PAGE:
ATLANTA, SEPT. 20 -- As a freshman at Stephen F. Austin University, Floyd Dixon ran track. Almost weekly in Lone Star Conference meets, he found his plentiful speed still not enough to outsprint Darrell Green, then a senior at Texas A&I.

Today, at Atlanta Fulton County Stadium, Dixon finally won a few foot races from Green.

From the start of Atlanta's 21-20 victory over the Washington Redskins, the 5-foot-9 second-year player was sent on a series of sideline dashes against the Redskins all-pro cornerback. Dixon caught a 37-yard first-quarter pass with Green defending and beat the cornerback for an 19-yard touchdown that tied the game at 7-7 with 1:29 left in the period.

More than grabbing two passes from quarterback Scott Campbell, who was making his first start for Atlanta, Dixon quickly helped instill some confidence in a Falcons team that badly needed it after a devastating 48-10 opening day loss to Tampa Bay.

"We respect Darrell Green a lot and we knew that he usually covers a team's fastest receiver," said Dixon, who finished with five catches for 105 yards. "They figure he has big-time speed and can stay with anybody, but I have big-time speed, too. In college, he always won, but today was my day. The next time may be his day, but somebody had to die in this, and today, he died."

The loss to Tampa Bay apparently had convinced the Falcons faithful that the NFL's most improved defensive team (No. 25 to No. 7) in 1986 was going to be the disaster of 1987. The game, sold out for more than a month, left a plethora of potential scalpers outside the stadium holding dozens of tickets destined for fire-sale discounts. But what a difference seven days made.

Campbell threw like Steve Bartkowski in his heyday, tight end Ken Whisenhunt had the game of his career and Gerald Riggs came up with his typical performance against the Redskins (three games, three 100-yard rushing performances) as the Falcons prepared to enter the probable NFL players strike this week as a .500 team.

The real difference, however, between the Falcons' trouncing by Tampa Bay and the victory over Washington (there were 8,359 no-shows) was that, for a change, Atlanta let the opposition do the self-destructing.

"After I threw that interception {to Washington's Barry Wilburn to end Atlanta's first drive}, we could have thought, 'Oh no, here we go again,' " said Campbell. "But nobody was going to let that happen."

With six weeks left last season, Campbell was a spectator at a Falcons game. He had been released by Pittsburgh and signed to a future contract by Atlanta. On his way to a Hilton Head, S.C., vacation, he stopped to see Atlanta play the Bears. Quarterback Dave Archer had his shoulder separated in that game, and Campbell was paged from the stands.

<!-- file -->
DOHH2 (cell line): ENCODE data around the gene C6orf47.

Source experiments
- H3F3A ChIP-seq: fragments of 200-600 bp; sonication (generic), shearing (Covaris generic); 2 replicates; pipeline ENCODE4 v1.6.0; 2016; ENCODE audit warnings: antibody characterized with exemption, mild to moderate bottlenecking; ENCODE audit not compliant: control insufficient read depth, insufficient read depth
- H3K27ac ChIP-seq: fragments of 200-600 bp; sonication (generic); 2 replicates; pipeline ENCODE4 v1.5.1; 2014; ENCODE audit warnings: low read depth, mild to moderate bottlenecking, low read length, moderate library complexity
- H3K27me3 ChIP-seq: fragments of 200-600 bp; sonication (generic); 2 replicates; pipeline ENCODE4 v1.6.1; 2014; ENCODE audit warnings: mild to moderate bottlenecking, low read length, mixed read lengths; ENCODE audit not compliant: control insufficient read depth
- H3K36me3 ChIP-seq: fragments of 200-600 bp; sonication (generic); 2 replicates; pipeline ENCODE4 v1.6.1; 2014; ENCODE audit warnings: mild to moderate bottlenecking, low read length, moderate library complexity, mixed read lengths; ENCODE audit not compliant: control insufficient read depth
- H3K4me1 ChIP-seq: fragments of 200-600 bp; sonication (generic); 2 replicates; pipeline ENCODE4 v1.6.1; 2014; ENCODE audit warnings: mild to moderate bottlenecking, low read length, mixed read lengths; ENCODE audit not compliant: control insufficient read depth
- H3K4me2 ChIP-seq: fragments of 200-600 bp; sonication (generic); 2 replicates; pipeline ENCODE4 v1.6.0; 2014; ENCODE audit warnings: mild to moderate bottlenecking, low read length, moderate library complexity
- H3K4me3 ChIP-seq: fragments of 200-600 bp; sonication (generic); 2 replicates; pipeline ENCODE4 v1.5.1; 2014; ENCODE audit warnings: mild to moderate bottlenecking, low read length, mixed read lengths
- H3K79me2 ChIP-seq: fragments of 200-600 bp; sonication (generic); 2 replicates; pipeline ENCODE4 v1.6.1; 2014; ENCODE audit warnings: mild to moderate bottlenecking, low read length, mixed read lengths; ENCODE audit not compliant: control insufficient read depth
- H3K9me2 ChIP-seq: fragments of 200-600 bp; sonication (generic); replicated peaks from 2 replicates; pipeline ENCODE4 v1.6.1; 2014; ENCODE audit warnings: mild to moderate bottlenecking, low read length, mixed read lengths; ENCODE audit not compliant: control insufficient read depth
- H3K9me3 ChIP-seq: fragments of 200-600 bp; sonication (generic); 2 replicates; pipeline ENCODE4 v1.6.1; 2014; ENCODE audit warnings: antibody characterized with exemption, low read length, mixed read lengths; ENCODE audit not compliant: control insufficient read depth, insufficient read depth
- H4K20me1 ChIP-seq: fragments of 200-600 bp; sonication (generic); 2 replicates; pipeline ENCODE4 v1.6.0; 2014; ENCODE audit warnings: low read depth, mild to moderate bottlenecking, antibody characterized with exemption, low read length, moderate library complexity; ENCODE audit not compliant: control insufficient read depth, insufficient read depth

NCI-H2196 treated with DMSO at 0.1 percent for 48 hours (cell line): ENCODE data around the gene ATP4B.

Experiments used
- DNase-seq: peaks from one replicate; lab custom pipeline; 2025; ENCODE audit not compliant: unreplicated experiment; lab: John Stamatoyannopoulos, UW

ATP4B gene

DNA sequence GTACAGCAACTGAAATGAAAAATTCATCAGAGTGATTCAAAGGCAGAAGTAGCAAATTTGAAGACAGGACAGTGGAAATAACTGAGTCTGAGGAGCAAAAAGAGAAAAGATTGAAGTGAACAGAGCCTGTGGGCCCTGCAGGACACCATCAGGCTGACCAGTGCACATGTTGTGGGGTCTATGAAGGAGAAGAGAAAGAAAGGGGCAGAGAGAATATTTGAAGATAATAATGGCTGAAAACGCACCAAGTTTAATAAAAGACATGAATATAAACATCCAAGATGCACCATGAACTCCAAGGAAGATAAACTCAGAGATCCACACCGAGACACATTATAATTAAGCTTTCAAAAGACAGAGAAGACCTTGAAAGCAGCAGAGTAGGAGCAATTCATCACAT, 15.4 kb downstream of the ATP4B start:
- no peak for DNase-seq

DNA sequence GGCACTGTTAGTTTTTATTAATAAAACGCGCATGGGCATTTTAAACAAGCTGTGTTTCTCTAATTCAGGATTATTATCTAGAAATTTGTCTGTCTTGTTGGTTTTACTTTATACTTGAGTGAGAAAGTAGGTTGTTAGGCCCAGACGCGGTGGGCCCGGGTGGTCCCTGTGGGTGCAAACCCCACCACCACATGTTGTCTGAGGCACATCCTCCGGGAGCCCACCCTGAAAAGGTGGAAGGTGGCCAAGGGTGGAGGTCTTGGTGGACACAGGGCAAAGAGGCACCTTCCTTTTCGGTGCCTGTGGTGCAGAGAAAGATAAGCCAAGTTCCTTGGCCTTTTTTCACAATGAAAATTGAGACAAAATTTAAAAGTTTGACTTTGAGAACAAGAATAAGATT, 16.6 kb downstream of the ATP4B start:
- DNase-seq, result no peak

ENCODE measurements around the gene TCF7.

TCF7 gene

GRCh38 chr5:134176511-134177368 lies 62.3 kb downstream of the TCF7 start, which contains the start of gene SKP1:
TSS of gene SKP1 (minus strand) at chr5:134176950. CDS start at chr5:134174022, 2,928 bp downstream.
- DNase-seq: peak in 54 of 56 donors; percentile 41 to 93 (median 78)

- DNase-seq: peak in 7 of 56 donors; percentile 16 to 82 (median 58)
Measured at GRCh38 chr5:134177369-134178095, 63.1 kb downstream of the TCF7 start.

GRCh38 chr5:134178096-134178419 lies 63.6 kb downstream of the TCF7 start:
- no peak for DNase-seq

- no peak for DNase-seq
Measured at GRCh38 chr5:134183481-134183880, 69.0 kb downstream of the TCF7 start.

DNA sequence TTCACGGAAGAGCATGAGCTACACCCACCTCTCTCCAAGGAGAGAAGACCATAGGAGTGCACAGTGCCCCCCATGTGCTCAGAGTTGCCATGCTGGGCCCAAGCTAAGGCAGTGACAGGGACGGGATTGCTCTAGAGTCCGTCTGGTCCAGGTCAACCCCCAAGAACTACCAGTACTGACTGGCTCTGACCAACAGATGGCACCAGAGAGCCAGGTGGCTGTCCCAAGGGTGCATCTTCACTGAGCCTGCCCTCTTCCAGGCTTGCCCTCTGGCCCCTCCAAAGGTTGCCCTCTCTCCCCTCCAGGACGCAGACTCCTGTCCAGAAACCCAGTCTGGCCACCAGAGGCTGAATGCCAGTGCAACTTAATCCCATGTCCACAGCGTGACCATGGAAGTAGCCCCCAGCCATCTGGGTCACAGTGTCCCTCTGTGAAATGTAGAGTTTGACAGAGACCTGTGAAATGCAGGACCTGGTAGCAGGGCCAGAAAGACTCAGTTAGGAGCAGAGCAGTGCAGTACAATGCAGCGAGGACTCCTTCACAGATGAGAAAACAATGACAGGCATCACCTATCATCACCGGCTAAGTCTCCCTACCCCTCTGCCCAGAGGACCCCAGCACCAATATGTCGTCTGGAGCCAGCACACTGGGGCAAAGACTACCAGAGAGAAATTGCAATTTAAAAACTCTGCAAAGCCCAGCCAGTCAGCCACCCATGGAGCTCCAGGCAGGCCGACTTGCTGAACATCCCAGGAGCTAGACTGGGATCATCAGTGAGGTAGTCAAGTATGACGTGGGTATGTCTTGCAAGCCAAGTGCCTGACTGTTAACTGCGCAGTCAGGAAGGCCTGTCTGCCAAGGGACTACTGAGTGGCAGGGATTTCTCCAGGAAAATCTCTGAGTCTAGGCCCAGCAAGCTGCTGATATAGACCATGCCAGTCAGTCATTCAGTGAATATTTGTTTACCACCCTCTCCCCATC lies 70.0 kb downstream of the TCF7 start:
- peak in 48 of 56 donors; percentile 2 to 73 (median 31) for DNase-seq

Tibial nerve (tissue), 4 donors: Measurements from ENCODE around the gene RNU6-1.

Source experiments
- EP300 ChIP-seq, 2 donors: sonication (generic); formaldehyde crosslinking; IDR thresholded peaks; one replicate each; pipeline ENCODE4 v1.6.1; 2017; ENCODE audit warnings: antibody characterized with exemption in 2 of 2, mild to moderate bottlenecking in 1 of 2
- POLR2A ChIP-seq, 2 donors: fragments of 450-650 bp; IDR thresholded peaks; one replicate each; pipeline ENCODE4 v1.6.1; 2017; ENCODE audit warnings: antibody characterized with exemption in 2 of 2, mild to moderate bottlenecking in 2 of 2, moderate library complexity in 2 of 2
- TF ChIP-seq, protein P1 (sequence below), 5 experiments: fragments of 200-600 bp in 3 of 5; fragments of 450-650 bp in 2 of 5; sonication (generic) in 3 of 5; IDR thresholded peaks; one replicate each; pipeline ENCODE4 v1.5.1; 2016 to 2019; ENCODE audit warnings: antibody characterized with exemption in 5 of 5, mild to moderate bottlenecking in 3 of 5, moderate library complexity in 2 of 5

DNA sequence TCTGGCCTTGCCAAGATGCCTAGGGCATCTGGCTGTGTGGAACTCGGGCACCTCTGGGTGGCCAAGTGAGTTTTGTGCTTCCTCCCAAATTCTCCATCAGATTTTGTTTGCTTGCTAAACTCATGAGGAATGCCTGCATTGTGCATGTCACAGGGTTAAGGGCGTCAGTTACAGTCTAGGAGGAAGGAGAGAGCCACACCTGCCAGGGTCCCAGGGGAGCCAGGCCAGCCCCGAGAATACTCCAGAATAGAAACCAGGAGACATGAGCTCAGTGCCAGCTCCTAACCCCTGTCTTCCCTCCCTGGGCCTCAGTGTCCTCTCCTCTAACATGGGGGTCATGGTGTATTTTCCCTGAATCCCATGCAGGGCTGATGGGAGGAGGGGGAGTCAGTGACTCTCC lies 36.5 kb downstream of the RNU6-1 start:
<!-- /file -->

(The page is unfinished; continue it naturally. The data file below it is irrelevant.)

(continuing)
This season, Archer never made it through a woeful opening-game performance. Campbell became the starter this week and threw for 271 yards and two touchdowns. He demonstrated leadership to an offense that was chaotic, at best, a week ago.

"After what we went through last week, this was a doubly proud accomplishment," said Falcons Coach Marion Campbell. "Scott's story from vacation to being No. 3 to No. 2 to No. 1 is amazing, but, to be honest, I thought he could do it. We needed a spark, and he was it. Right to the end, the team fought along with him."

Quarterback Campbell received good protection from the offensive line, which not only allowed him to throw long, but also to check off his primary receivers.

"Sometimes I was the secondary receiver and Scott had so much time he was able to find me," said Whisenhunt, a third-year pro who had not caught more than four passes in a game before today. He finished with six receptions for 68 yards.

Other than going with Campbell over Archer and starting Whisenhunt as a second tight end, the Falcons made few obvious changes from last week.

"The bulk of that offense was here at the beginning of the last game; we just needed the desire and didn't have it last week," said right guard Bill Fralic. "We made some big plays, and that gives you a shot in the arm. This is what we can be like, although this isn't the whole season and it wasn't the Super Bowl. But a game like this was good for everyone in this locker room."

Marion Campbell, who has had his ups and downs in a previous tenure as Falcons coach and in Philadelphia, also was a happy, but cautious evaluator of his team's victory.

"I don't know how good we are, but I know we were not prepared mentally last week," he said. "All I do know was that what you saw last week was not our real football team."